Username:   Remember Me

Uber Articles {Über (ger) adj. above, beyond }

- Above and Beyond a Mere Article Directory


Children Discipline – Dealing With Victim Mentality

By Matt Hellstrom

One of the challenges that children possess is faulty thinking, or “stinking thinking”. In reality, it’s a problem that grownups have, as well. What I’m speaking about is when you think a certain way in order to rationalize a conduct. For instance, if you’re on a diet program and you treat yourself to a large piece of pie due to the fact you’ve been doing such a fine job, that is a thinking error. Rewarding yourself in that way is counter-productive to your desired goals, and is justifying the piece of cake. It’s not logical, and it’s self-defeating.

Children are also masters of thinking errors, which is understandable, because from my personal practical knowledge kids do not begin thinking logically until at some point in their 20s. So up until that time, their thinking is faulty. A great illustration of this is the victim attitude.

It’s not my fault!

That’s the concept of the child with the victim attitude – that nothing is ever their mistake. Usually this stance occurs about when they’re challenged by a problem, or they can’t meet their responsibilities. I’ve got a little shooter that will use every excuse in the book not to do his homework, and it’s by no means his fault. Teacher didn’t make me check my box. I had to go to youth group. You took too long making supper and I ran out of time. Brother took my time on the video game, therefore I got started late. On and on and on. Constantly everybody else’s negligence.

Here’s the difficulty with that. Usually, when a kid won’t fulfill his duties, natural consequences will help him change next time. If he won’t accomplish his homework, he’ll get in trouble by the teacher and possibly embarrassed in front of the class, and next time ideally he’ll perform his homework. When a teenager has the victim attitude, however, he believes it’s not his fault, so he doesn’t need to really feel embarrassed or in trouble. His thinking error is that he didn’t do anything incorrect.

Exactly how do you deal with little victims?

The ideal way to manage this issue is to address them head on. Explain to them “your teacher said you are not getting your homework done. What is going on?” and let them respond. If they blame someone else, don’t argue with them, however say plainly “This is your obligation. If you want help, you can ask for it. You’re not the victim here – you have choices”. Then ask if he has homework, and tell him to go do it and let you know when it’s done. No long lectures, simply get him moving. It really is ok if he seems uneasy, that is right where you would like him!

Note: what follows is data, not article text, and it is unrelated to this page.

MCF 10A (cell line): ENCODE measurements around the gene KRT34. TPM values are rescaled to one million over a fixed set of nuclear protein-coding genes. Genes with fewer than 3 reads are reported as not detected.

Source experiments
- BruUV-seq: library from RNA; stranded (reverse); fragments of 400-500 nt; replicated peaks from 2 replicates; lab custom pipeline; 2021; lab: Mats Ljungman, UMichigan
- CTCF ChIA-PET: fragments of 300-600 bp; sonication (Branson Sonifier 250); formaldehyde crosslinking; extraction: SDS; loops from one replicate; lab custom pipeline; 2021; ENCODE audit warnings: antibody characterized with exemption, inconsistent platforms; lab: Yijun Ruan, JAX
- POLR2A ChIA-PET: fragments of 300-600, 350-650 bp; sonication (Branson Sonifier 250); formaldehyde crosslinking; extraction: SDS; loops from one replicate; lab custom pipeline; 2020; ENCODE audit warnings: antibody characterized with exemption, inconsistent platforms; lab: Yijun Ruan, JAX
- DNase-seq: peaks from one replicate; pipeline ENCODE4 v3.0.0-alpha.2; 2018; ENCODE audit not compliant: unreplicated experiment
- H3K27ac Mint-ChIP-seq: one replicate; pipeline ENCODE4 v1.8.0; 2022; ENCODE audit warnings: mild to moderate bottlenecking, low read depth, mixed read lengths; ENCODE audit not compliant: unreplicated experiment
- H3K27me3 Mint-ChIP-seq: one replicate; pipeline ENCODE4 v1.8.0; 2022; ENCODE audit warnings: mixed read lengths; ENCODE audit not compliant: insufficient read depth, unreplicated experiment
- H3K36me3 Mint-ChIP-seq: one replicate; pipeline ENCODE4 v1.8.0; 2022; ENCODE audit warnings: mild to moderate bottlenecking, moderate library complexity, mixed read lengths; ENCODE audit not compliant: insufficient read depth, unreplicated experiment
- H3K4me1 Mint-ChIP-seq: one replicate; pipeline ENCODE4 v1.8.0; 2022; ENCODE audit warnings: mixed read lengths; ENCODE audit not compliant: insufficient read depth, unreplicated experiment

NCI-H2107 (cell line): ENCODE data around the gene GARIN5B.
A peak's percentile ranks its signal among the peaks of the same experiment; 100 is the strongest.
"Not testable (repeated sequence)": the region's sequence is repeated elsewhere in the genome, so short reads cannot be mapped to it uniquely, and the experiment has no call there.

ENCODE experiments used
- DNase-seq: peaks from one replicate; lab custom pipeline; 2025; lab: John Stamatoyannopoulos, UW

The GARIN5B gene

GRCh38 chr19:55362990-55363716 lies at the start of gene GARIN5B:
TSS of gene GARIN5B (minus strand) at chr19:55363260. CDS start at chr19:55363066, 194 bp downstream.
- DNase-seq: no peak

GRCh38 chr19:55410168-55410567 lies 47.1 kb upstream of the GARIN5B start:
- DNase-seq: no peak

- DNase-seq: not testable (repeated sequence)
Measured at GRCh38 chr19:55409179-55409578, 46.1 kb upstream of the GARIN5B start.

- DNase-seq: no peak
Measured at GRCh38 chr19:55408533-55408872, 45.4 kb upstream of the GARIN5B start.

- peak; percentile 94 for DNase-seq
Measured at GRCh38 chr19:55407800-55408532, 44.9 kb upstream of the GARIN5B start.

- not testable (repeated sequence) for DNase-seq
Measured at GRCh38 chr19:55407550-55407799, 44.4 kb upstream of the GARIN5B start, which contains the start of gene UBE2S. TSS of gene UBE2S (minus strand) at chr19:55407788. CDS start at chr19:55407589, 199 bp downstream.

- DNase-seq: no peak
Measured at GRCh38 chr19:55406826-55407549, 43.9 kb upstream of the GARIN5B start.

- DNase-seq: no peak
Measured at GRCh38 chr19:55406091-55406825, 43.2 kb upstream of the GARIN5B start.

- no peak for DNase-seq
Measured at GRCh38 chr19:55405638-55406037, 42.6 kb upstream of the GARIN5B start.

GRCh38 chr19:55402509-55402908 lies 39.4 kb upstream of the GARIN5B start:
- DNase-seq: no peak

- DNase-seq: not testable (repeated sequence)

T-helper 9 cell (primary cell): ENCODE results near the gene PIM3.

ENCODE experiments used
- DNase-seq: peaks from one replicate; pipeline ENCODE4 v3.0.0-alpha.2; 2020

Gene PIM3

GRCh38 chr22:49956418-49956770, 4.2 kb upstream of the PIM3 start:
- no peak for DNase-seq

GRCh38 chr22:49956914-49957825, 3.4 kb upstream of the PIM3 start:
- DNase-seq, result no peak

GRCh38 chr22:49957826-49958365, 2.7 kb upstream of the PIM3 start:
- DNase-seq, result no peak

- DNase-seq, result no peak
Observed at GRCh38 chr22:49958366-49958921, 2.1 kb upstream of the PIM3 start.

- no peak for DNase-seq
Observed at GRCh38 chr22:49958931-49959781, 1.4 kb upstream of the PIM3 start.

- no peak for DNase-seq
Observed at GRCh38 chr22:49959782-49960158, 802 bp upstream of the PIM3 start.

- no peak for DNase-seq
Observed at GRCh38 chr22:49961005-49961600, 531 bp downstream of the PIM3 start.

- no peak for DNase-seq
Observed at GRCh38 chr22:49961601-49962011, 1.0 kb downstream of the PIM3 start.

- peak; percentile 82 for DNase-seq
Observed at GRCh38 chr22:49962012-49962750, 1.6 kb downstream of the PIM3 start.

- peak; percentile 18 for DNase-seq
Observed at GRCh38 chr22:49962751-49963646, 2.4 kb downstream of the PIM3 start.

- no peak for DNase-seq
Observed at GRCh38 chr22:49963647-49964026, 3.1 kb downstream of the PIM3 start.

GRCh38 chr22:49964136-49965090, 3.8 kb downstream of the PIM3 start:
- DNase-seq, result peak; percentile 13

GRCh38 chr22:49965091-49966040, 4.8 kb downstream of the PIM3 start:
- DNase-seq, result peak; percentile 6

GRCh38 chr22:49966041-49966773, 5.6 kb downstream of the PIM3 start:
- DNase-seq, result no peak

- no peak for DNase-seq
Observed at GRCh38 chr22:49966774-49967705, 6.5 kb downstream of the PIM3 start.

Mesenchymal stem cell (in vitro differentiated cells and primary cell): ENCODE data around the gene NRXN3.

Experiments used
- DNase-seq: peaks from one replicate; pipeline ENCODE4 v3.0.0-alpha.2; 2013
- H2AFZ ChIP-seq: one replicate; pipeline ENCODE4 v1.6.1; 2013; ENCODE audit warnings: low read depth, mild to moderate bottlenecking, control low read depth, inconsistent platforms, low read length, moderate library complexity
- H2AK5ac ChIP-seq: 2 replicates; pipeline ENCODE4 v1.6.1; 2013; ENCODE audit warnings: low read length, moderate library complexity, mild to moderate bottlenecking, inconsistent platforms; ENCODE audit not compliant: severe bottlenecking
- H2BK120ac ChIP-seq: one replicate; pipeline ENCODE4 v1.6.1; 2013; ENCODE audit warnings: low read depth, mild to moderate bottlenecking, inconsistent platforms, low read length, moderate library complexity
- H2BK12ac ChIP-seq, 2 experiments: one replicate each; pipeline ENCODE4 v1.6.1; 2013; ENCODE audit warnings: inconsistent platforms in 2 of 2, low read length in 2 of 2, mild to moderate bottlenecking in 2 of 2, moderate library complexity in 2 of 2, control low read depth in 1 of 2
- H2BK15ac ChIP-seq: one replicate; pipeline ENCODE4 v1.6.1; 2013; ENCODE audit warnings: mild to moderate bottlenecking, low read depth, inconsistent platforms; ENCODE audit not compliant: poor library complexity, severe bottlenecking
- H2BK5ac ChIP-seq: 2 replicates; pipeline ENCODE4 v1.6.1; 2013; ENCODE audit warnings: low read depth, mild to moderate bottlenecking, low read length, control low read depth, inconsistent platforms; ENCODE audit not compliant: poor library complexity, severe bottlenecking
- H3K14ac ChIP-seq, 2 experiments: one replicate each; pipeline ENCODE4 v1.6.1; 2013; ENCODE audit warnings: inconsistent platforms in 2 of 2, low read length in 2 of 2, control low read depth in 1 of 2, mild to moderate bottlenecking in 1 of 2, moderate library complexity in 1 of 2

Matt writes articles about parenting and child raising, including Total Transformation by James Lehman and also reports on James Lehman Scam.

Article kindly provided by

Topics: Parenting | Comments Off

Tags: , , , , , , , , , , , , ,

Article Citation
MLA Style Citation:
Hellstrom, Matt "Children Discipline – Dealing With Victim Mentality." Children Discipline – Dealing With Victim Mentality. 21 Jun. 2010. 29 Oct 2014 <>.

APA Style Citation:
Hellstrom, M (2010, June 21). Children Discipline – Dealing With Victim Mentality. Retrieved October 29, 2014, from

Chicago Style Citation:
Hellstrom, Matt "Children Discipline – Dealing With Victim Mentality"

Reprint Rights

Creative Commons License
This article is subject to a revocable license under a Creative Commons Attribution-No Derivative Works 3.0 Unported License, which means you may freely reprint it, in its entirety, provided you include the author's resource box along with LIVE VISIBLE links (without "nofollow" tags). We may revoke the license at any time with or without cause. You must also include the credit to

Comments are closed.

Uber Articles and its partner sites cannot be held responsible for either the content nor the originality of any articles. If you believe the article has been stolen from you without your permission, please contact us and we will remove it immediately. If you have a problem with the accuracy or otherwise of the content of an article, please contact the author, not us! Also, please remember that any opinions and ideas presented in any of the articles are those of the author and cannot be taken to represent the opinions of Uber Articles. All articles are provided for informational purposes only. None of them should be relied upon for medical, psychological, financial, legal, or other professional advice. If you need professional advice, see a professional. We cannot be held responsible for any use or misuse you make of the articles, nor can we be held responsible for any claims for earnings, cures, or other results that the article might make.
  • RSS Feed

    RSS for Parenting